At­tacks re­vive de­bate on en­cryp­tion, sur­veil­lance

Ap­ple, Google must build ‘back­doors’ in their en­cryp­tion sys­tems

Kuwait Times - - FRONT PAGE -

NEW YORK: The deadly at­tacks in Paris may soon re­open the de­bate over whether - and how - tech com­pa­nies should let gov­ern­ments by­pass the data scram­bling that shields ev­ery­day commerce and daily dig­i­tal life.

So far, there’s no hard ev­i­dence that the Paris ex­trem­ists re­lied on en­crypted com­mu­ni­ca­tions - es­sen­tially, en­coded dig­i­tal mes­sages that can’t be read with­out the proper dig­i­tal “keys” - to plan the shoot­ing and bomb­ing at­tacks that left 129 dead on Fri­day. But it wouldn’t be much of a sur­prise if they did.

So-called end-to-end en­cryp­tion tech­nol­ogy is now widely used in many stan­dard mes­sage sys­tems, in­clud­ing Ap­ple’s iMes­sage and Face­book’s What­sApp. Sim­i­lar tech­nol­ogy also shields the con­tents of smart­phones run­ning the lat­est ver­sions of Ap­ple and Google op­er­at­ing soft­ware. Strong en­cryp­tion is used to pro­tect ev­ery­thing from cor­po­rate se­crets to the credit-card num­bers of on­line shop­pers to in­ti­mate pho­tos and se­crets shared by lovers.

That wide­spread use of en­cryp­tion, which was pre­vi­ously re­stricted to more pow­er­ful desk­top or server com­put­ers, is ex­actly what wor­ries mem­bers of the in­tel­li­gence and law en­force­ment com­mu­ni­ties. Some are now us­ing the oc­ca­sion of the Paris at­tacks to once again ar­gue for re­stric­tions on the tech­nol­ogy, say­ing it ham­pers their abil­ity to track and dis­rupt plots like the Paris at­tacks.

“I now think we’re go­ing to have an­other pub­lic de­bate about en­cryp­tion, and whether gov­ern­ment should have the keys, and I think the re­sult may be dif­fer­ent this time as a re­sult of what’s hap­pened in Paris,” for­mer CIA deputy di­rec­tor Michael Morell said Mon­day on CBS This Morn­ing.

The last such de­bate fol­lowed 2013 dis­clo­sures of gov­ern­ment sur­veil­lance by for­mer Na­tional Se­cu­rity Agency con­trac­tor Ed­ward Snow­den. Since then, tech com­pa­nies seek­ing to re­as­sure their users and pro­tect their prof­its have adopted more so­phis­ti­cated en­cryp­tion tech­niques de­spite gov­ern­ment op­po­si­tion. Doc­u­ments leaked by Snow­den also shed light on NSA ef­forts to break en­cryp­tion tech­nolo­gies.

In re­sponse, law-en­force­ment and in­tel­li­gence of­fi­cials have ar­gued that com­pa­nies like Ap­ple and Google should build “back­doors” into their en­cryp­tion sys­tems that would al­low in­ves­ti­ga­tors into oth­er­wise locked-up de­vices. The Obama ad­min­is­tra­tion con­tin­ues to en­cour­age tech com­pa­nies to in­clude such back­doors, al­though it says it won’t ask Congress for new law that re­quires them.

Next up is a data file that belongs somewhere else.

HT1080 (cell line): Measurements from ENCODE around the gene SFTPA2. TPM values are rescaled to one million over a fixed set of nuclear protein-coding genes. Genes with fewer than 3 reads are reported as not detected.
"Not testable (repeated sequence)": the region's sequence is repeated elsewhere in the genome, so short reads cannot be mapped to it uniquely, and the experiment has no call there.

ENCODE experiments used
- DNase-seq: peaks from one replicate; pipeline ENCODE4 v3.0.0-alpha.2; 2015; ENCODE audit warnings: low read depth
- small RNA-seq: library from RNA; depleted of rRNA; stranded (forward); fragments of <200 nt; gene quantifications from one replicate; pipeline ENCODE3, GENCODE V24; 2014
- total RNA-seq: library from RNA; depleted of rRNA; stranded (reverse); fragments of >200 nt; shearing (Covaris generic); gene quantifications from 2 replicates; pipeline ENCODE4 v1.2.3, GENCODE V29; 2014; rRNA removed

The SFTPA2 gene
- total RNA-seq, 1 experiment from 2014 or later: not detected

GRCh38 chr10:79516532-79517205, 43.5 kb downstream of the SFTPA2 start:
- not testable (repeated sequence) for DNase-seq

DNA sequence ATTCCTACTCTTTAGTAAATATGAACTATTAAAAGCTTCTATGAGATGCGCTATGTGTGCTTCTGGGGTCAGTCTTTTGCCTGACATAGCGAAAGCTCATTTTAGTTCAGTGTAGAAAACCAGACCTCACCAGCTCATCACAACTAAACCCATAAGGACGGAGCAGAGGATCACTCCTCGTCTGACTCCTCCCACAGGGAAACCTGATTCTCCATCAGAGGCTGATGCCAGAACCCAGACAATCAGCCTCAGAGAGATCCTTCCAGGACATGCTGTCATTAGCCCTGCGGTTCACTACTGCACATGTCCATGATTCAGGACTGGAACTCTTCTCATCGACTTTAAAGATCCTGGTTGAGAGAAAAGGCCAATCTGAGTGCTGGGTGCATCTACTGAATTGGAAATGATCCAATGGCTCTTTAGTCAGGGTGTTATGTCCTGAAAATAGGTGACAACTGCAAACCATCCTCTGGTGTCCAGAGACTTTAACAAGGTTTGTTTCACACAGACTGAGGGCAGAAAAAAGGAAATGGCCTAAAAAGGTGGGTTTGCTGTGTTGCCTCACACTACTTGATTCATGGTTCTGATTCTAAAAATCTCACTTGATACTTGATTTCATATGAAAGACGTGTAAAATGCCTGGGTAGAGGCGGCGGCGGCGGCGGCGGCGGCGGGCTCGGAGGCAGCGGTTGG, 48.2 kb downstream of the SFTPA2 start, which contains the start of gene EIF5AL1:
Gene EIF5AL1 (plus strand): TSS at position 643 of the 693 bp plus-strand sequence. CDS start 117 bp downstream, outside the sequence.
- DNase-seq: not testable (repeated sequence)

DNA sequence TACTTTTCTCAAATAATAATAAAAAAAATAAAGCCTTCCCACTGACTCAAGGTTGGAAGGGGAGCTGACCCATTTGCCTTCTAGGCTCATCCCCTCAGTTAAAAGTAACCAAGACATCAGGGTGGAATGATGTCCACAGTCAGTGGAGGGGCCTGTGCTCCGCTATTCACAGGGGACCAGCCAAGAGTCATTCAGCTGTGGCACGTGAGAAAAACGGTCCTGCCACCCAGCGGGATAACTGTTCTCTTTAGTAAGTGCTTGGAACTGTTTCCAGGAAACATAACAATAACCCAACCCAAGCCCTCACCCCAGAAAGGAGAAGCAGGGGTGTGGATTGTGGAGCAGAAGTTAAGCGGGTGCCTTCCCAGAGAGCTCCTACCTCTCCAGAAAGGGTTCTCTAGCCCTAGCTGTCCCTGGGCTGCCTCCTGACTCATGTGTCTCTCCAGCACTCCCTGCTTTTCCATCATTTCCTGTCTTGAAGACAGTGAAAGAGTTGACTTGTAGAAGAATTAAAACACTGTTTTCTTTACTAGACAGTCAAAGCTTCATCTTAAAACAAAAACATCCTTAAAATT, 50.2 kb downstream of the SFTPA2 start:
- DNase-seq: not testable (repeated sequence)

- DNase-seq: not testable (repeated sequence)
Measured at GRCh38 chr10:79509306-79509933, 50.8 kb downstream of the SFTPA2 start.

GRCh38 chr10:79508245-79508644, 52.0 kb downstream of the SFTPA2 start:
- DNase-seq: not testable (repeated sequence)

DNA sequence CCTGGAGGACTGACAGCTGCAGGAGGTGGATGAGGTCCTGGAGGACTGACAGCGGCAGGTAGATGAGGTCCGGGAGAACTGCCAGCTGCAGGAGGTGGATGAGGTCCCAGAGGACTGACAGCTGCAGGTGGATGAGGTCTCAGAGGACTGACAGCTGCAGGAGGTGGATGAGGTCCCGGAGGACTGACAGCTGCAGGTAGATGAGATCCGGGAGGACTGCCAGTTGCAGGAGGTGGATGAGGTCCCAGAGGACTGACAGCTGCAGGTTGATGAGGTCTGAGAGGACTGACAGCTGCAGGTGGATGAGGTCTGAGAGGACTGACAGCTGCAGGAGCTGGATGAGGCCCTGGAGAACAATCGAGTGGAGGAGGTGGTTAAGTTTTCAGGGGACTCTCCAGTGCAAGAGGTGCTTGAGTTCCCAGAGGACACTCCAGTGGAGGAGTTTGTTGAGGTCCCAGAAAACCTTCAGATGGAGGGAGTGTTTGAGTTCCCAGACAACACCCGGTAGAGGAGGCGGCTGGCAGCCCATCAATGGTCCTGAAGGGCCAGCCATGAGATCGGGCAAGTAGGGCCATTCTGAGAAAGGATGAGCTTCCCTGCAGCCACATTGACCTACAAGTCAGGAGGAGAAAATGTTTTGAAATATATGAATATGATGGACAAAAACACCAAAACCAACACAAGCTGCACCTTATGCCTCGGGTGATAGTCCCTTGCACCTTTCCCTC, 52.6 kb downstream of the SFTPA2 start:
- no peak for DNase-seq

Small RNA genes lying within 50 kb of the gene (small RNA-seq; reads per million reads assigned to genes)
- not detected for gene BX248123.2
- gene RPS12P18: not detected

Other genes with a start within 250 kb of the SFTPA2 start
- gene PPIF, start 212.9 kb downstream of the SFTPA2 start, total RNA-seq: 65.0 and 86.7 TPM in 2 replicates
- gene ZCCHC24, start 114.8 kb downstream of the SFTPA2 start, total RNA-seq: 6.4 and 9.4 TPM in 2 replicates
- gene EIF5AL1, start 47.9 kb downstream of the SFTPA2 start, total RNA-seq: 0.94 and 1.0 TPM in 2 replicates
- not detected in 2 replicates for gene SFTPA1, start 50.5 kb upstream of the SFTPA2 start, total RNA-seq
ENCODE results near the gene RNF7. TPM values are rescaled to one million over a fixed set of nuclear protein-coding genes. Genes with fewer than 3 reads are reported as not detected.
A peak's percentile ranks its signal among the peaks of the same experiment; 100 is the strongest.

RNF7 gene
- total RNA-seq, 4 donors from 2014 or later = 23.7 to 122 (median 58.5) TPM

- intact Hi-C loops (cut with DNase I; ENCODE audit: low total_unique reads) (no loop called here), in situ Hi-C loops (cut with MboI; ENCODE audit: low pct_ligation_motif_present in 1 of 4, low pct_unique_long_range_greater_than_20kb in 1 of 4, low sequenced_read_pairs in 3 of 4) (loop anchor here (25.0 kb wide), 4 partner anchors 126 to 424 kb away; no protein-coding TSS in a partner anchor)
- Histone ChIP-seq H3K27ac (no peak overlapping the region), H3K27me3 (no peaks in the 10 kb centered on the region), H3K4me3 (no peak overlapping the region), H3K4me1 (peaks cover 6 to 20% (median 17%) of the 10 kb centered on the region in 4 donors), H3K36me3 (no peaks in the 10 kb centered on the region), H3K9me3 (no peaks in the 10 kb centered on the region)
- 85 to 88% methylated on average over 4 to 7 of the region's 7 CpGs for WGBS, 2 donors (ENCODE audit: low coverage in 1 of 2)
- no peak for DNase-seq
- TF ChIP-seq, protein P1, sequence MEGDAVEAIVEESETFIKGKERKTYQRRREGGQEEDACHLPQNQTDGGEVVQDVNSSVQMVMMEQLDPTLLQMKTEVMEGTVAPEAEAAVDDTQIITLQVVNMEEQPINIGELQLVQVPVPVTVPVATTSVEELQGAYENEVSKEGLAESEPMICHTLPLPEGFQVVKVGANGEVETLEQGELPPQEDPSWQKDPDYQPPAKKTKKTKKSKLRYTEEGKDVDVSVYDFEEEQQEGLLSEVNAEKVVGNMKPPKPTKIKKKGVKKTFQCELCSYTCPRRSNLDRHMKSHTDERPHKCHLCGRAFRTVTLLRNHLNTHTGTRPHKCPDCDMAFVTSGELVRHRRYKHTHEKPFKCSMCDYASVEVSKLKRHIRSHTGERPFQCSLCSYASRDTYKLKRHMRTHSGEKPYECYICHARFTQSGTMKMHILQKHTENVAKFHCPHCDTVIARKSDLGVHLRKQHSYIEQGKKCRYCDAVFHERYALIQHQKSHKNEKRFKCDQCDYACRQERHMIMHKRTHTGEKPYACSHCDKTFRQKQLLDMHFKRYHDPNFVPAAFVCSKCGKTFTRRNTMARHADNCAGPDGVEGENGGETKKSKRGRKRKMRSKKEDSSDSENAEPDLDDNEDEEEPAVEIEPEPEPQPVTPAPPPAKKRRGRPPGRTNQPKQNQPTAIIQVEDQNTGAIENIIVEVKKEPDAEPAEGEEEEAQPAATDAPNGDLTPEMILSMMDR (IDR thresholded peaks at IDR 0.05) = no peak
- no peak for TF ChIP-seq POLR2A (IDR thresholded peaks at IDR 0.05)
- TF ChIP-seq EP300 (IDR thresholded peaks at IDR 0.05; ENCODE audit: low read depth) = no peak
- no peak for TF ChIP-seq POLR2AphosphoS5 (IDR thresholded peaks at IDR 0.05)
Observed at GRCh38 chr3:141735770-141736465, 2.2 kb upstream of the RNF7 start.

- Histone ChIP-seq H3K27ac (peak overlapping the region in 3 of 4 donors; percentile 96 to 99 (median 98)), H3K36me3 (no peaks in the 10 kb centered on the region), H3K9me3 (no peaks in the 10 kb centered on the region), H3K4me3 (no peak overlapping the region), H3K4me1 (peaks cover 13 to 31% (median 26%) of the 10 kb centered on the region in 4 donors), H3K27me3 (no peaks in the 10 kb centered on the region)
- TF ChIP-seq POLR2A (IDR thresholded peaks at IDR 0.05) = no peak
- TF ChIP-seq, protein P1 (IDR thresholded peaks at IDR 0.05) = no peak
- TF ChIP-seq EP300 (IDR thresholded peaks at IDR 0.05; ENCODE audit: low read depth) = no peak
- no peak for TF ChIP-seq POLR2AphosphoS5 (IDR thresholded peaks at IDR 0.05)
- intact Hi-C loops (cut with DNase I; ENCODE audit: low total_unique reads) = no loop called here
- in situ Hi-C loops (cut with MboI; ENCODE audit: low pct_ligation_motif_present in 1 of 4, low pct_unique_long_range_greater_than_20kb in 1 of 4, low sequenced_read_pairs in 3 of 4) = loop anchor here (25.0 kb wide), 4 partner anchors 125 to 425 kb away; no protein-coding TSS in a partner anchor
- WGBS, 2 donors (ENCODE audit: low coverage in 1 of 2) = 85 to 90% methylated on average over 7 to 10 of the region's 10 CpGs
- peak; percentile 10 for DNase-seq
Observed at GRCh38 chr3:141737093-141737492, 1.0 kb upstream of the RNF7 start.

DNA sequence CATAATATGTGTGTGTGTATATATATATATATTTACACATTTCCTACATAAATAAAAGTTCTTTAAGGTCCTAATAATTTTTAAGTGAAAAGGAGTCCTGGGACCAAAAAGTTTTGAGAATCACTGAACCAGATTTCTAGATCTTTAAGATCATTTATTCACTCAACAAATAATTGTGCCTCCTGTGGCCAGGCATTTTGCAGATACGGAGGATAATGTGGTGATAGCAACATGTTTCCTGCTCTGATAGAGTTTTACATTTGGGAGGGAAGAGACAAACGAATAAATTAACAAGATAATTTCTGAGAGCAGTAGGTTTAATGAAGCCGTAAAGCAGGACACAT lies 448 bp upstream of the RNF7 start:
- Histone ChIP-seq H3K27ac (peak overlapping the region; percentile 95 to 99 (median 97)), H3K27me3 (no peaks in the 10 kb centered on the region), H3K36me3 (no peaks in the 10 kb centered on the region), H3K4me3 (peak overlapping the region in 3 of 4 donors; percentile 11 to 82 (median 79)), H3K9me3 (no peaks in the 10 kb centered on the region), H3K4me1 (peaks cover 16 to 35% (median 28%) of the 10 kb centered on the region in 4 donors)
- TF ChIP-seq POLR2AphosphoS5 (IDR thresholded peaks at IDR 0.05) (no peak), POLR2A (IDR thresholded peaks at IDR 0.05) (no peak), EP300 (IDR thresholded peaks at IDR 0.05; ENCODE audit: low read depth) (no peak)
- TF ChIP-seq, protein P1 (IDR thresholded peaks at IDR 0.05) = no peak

“The Snow­den rev­e­la­tion showed that back­doors can be de­struc­tive, par­tic­u­larly when they’re done in se­crecy with­out trans­parency,” says Will Ack­erly, a for­mer NSA se­cu­rity re­searcher and the co-founder of Virtru, which pro­vides en­cryp­tion tech­nol­ogy for both com­pa­nies and in­di­vid­ual peo­ple.

On Mon­day, At­tor­ney Gen­eral Loretta Lynch said the gov­ern­ment con­tin­ues to have “on­go­ing dis­cus­sions” with in­dus­try about ways in which com­pa­nies can law­fully pro­vide in­for­ma­tion about their users while still en­sur­ing their pri­vacy. Last week in Dublin, Ap­ple CEO Tim Cook noted that “there’s no such thing as a back­door for the good guys only. If there’s a back­door, any­body can come in.” In other words, any short­cut for in­ves­ti­ga­tors could also be tar­geted by cy­ber­crim­i­nals ea­ger to hack ma­jor cor­po­ra­tions - a la the dev­as­tat­ing cy­ber­at­tack on Sony late last year - or to tar­get in­di­vid­u­als for iden­tity theft or ex­tor­tion, as re­port­edly occurred fol­low­ing the dis­clo­sure of records from the in­fi­delity dat­ing site Ash­ley Madi­son. In the same speech, Cook said Ap­ple will re­sist at­tempts to weaken en­cryp­tion in iMes­sage. A draft law re­cently in­tro­duced in Bri­tain would re­quire telecom­mu­ni­ca­tions com­pa­nies to pro­vide “wider as­sis­tance” to po­lice and in­tel­li­gence agen­cies in the in­ter­ests of na­tional se­cu­rity.

Like iMes­sage, Face­book’s What­sApp en­crypts all com­mu­ni­ca­tions from “end-toend” - a tech­nique that blocks any­one out­side the con­ver­sa­tion from read­ing or see­ing what’s be­ing sent.

Al­though Face­book can’t see the con­tent of the mes­sages, it does track who is talk­ing to whom and stores their phone num­bers - in­for­ma­tion that can be valu­able for law en­force­ment of­fi­cials try­ing to sniff out ter­ror­ist plots and fight other crim­i­nal ac­tiv­ity.

Steven Bellovin, a Columbia Univer­sity pro­fes­sor and com­puter se­cu­rity re­searcher, says he isn’t sur­prised by the ef­fort to bring back dis­cus­sion on en­cryp­tion back­doors. But he adds that it’s way too early to tie it to the Paris at­tacks. “We don’t know how th­ese peo­ple were com­mu­ni­cat­ing and with whom,” he said. “If they were com­mu­ni­cat­ing with home­grown soft­ware and there’s some in­di­ca­tions of that, then a manda­tory back­door is not go­ing to do any good.”


VILLEPINTE: ( Above and bot­tom) Men look at drones dur­ing the 19th world­wide ex­hi­bi­tion of in­ter­nal State se­cu­rity (MILIPOL) in Villepinte, sub­urbs of Paris, yes­ter­day.

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